Many women suffer from a prolapsed uterus, with the chances going up with age. But common as it may be, a prolapsed uterus is also a condition that’s grossly misunderstood or underreported – be it because a woman isn’t able to pin down the signs or because she’s too embarrassed to say anything. A Washington Post report even calls it the “hidden medical epidemic” few women talk about!1 Knowing whether you’ve had a uterine prolapse and seeking prompt medical help can go a long way in sparing you the misery and mystery of all those unexplained signs.
But first the lowdown on what exactly happens with a prolapse. The uterus is held just above the vagina by a net of supportive ligaments and muscles. If these structures become weak, your uterus can sag and drop into your vaginal canal. This is known as a uterine prolapse. Aside from your uterus, other organs on your pelvic floor, like your bladder, rectum, and small intestine, can also meet the same fate. These problems together fall under the bracket of pelvic organ prolapse. Childbirth is one major factor that could weaken your pelvic ligaments and muscles. Other factors that affect these supportive structures include chronic cough, constipation, and obesity. Menopause can also be a trigger, because of the loss of the hormone estrogen which helps tissues maintain their tone.2
Some common symptoms of a uterine prolapse are3:
Heaviness In The Vagina Or Pelvis
If you have a prolapsed uterus, you may experience a feeling of heaviness or pressure in your vagina or pelvis. A dragging sensation is also not uncommon. Some women report feeling like something is going to fall out of their vagina or as though they’re sitting on a ball.4
Bulge In The Vagina
A sagging uterus may drop far enough for you to notice a small bulge at the opening of the vagina. In some cases, this bulge may protrude further into the vaginal opening. This would appear as a lump of pink moist tissue. This tissue can be irritated and cause itching or sores that may bleed.5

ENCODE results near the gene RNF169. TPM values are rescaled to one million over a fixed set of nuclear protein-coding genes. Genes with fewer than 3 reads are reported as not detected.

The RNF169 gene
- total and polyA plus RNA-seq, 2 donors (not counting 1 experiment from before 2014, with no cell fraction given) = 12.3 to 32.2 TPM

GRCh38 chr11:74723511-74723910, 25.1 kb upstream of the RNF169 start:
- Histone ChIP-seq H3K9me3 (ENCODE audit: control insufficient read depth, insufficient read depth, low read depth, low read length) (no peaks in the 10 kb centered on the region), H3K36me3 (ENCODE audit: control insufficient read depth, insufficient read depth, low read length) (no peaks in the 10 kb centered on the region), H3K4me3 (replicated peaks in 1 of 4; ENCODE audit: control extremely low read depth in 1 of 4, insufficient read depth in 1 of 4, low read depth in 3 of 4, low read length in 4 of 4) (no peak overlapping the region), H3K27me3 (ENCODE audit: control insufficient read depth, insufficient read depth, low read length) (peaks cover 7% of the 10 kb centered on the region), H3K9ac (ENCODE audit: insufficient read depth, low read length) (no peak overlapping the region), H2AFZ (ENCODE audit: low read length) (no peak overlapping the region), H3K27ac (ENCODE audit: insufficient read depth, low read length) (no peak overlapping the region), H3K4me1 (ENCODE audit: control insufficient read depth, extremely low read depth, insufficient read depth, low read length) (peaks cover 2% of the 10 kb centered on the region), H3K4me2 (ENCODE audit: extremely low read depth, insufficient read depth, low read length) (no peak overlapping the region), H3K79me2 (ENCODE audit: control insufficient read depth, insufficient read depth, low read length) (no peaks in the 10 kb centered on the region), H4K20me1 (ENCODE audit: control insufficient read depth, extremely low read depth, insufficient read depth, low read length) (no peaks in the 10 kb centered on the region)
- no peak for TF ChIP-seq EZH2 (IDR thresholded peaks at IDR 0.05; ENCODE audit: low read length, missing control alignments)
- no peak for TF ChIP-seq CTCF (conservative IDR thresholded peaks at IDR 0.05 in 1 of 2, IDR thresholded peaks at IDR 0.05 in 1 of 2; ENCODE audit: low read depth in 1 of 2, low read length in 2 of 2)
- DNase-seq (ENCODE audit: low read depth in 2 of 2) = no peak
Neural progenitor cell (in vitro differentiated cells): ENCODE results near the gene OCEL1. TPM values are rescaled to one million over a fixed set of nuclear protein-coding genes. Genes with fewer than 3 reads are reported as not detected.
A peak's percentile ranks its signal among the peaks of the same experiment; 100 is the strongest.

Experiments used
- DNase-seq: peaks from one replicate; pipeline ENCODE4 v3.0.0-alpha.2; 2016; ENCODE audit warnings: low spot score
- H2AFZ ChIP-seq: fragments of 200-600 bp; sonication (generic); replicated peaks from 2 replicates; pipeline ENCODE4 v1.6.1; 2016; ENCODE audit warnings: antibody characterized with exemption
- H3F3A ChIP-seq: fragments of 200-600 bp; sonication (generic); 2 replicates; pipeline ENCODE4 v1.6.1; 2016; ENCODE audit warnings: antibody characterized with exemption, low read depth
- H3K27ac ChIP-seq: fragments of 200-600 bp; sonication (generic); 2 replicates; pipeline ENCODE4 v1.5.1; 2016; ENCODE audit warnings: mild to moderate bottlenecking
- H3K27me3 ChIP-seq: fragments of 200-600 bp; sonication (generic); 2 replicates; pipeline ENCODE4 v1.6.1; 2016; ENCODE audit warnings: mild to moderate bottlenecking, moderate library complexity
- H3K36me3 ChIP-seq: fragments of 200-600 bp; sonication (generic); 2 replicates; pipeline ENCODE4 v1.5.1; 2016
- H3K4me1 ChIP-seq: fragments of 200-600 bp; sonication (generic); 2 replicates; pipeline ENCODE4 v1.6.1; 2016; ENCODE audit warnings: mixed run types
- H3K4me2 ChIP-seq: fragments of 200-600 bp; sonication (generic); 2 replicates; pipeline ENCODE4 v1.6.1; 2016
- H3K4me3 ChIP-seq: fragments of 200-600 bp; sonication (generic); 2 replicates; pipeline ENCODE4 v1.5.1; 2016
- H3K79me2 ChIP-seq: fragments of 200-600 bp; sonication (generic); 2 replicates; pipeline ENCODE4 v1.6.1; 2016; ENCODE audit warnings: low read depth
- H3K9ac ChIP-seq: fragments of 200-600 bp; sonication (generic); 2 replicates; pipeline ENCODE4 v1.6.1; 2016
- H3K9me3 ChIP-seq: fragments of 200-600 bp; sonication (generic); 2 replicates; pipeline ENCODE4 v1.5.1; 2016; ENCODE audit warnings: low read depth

Pain Or Discomfort
Pain or discomfort in the lower back, lower abdomen, pelvis, vagina, or groin is often experienced by people with this condition. The discomfort is often described as an aching or pulling sensation. You may find that it gets worse during menstruation or sexual intercourse.6
Problems During Sex
A uterine prolapse can cause problems during sex. You may experience discomfort or pain during sexual intercourse and may find it difficult to have an orgasm. Some women also leak urine during sex.7
Vaginal bleeding or an increase in vaginal discharge is also a sign to watch out for.
Symptoms of a prolapsed uterus may get worse when you lift heavy things, exercise, or sit or stand for long periods.
Treat Promptly And Work Toward Prevention
There are several measures that you can take to tackle as well as lower your risk of getting a prolapsed uterus:
Treatment: Your doctor may advise exercises that strengthen your pelvic floor muscles or estrogen treatment if you have a prolapsed uterus. You may also be given a pessary, which is a disc inserted into your vagina that acts as a support. Some women may also be advised surgery to either repair weak tissues or remove the uterus.
Prevention: Incorporate regular physical activity into your life and make sure you do exercises that strengthen your pelvic floor. Also, avoid lifting heavy things and keep constipation at bay by having high fiber foods and drinking lots of fluids.8
|↑1||The hidden medical epidemic few women have been willing to talk about, until now. Washington Post.|
|↑2||Uterine And Bladder Prolapse.
|↑3||Uterine prolapse. National Institutes of Health.|
|↑4||Prolapse: Uterine and vaginal. Women’s Health Concern.|
|↑5||Uterine And Bladder Prolapse.
|↑6||Uterine And Bladder Prolapse. Harvard Health Publications.|
|↑7||Uterine And Bladder Prolapse. Harvard Health Publications.|